To illustrate the ideas contained in SPH: suppose that a person has two options: do A or do B. And suppose that if she does A, she believes that she will experience 20 units of pleasure and 10 units of pain “when all is said and done”; if she does B, she believes that she will experience 40 units of pleasure and 35 units of pain “when all is said and done”. The expression “when all is said and done” is meant to convey the idea that the numbers represent all of the effects that the person believes she will experience by choosing a certain option. They do not represent only the short-term effects. Something that is pleasant in the short run, like getting drunk, can produce pain in the long run. Decision-making will often take account of these long-term effects. (However, see the remarks on ‘proximity’ below.) We can represent the person’s options in the following way.
Pleasure (for me) 20 40
Pain (for me) -10 -35
Net (for me) 10 5
In this case, Bentham thinks that this person will choose to do A. This maximizes the ‘net’ amount of pleasure she believes can experience over the long run. The amount of pain expected for each option is subtracted from the amount of pleasure in that option to yield a net amount of pleasure, and the agent will choose the option that yields the greatest net amount. Notice that there is a sense in which act B is believed to produce more pleasure for the agent, but Bentham would say that the person would choose to do A. Act A is believed to produce more pleasure net.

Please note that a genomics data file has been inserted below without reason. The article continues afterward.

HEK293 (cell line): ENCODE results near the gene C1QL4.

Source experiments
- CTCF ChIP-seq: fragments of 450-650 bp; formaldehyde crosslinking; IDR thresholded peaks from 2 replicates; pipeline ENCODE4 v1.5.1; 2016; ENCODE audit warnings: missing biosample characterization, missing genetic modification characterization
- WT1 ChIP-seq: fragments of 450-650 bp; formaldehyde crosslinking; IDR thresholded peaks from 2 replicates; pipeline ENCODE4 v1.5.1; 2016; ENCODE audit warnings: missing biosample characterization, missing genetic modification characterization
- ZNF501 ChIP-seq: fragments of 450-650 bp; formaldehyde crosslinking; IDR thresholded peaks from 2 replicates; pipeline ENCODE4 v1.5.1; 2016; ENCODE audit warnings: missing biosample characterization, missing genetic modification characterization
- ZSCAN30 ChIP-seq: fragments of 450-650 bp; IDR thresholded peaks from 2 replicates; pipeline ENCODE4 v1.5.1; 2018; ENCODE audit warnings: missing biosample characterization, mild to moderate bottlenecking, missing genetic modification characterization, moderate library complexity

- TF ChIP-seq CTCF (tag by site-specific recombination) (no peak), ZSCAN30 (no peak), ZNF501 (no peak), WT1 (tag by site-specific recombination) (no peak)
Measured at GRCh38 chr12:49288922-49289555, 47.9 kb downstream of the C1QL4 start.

Bentham himself believed that in theory pleasure and pain could be measured, as this example assumed. This does not mean that he believed that people ordinarily assess the psychological risks and rewards of acting in numerical terms, as we just supposed. They ordinarily think about what will be enjoyable or exciting or rewarding or painful or risky, and so on. But these ‘qualitative’ ways of assessing psychological risks and rewards could, if Bentham is correct, be converted into numerical measures. Bentham not only assumed that each person could in theory measure her own pleasure and pain, but that one person could measure everyone’s pleasure and pain. He sometimes speaks of the ‘felicific calculus’, which would require such measurements of everyone’s pleasure and pain. Philosophers in the utilitarian tradition sometimes call the imaginary units of such a calculus ‘hedons’. Obviously there is no way yet to measure pleasure and pain with this kind of exactitude. Psychologists and economists are working on this problem, and some related ones—like measuring the strength of desires. You might ask yourself how we could measure the pleasure that a person receives from something.
I assumed in the example, as is commonly done, that pain can be represented by negative numbers, so that -10 represents 10 hedons or units of pain. If we think of pleasures and pain as measurable in this way then we can say that 11 units of pain is ‘more painful than 10 hedons is pleasant’. In other words, there is a greater amount of pain in 11 units of it than there is pleasure in 10 units of pleasure. In mathematical terms, we could therefore say that the absolute value of that amount of pain is greater than that amount of pleasure. In other words, the absolute value of -11 is 11, and 11 is greater than 10.